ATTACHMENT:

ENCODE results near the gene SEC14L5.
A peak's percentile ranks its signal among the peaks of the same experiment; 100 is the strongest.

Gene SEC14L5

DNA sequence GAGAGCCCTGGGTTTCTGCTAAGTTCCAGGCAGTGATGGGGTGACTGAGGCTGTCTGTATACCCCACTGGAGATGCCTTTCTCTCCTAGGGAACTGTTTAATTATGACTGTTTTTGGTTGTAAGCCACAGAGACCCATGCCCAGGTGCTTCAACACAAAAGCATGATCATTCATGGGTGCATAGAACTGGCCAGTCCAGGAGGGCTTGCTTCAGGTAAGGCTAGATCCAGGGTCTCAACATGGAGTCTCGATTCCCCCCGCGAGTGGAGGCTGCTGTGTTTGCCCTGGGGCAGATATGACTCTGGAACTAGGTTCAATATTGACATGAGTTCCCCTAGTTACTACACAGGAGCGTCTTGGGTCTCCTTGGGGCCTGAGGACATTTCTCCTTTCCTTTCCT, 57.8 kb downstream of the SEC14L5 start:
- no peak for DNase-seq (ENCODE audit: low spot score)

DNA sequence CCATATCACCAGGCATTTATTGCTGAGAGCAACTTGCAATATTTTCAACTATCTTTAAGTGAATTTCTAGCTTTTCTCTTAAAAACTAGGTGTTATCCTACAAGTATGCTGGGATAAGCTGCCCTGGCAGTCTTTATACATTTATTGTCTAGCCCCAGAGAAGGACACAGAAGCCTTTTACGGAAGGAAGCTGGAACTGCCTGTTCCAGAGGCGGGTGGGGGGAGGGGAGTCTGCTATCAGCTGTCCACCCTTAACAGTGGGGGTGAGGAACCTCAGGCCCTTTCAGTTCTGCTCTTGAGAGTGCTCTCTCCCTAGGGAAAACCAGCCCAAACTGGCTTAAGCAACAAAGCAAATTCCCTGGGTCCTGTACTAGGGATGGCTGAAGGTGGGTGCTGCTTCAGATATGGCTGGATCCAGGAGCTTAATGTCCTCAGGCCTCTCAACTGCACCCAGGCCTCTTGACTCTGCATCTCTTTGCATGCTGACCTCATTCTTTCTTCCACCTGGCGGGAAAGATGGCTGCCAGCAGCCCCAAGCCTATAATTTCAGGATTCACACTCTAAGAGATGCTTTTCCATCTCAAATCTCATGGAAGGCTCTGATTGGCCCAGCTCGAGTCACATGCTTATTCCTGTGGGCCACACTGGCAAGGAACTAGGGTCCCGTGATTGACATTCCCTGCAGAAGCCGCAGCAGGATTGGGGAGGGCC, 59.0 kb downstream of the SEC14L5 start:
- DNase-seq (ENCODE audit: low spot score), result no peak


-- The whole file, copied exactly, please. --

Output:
ENCODE results near the gene SEC14L5.
A peak's percentile ranks its signal among the peaks of the same experiment; 100 is the strongest.

Gene SEC14L5

DNA sequence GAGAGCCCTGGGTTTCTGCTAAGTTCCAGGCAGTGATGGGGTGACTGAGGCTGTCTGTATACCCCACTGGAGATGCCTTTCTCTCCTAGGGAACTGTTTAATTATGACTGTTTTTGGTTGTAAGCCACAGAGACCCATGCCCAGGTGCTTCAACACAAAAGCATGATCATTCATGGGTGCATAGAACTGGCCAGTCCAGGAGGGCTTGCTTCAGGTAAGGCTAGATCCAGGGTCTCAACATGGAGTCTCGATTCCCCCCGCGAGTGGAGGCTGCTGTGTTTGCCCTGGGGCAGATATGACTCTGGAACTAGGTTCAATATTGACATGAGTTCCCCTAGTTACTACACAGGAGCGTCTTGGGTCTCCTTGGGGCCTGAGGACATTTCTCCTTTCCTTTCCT, 57.8 kb downstream of the SEC14L5 start:
- no peak for DNase-seq (ENCODE audit: low spot score)

DNA sequence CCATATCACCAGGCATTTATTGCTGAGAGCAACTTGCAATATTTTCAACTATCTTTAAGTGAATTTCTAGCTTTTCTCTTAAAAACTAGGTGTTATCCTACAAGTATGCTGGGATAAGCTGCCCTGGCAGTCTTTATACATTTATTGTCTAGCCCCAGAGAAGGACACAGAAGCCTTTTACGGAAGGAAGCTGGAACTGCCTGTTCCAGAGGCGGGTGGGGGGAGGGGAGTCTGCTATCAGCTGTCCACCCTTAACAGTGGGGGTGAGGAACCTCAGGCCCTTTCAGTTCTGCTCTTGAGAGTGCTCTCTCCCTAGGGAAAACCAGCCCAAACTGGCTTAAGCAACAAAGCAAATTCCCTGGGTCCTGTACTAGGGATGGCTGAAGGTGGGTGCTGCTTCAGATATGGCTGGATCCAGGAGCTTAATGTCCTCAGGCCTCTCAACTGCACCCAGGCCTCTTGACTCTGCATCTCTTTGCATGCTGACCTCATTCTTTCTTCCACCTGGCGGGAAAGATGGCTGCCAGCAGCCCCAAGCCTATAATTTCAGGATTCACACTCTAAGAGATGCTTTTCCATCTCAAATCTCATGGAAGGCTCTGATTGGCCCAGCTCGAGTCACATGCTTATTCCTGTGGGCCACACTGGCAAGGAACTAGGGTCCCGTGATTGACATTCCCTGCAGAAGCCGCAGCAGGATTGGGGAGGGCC, 59.0 kb downstream of the SEC14L5 start:
- DNase-seq (ENCODE audit: low spot score), result no peak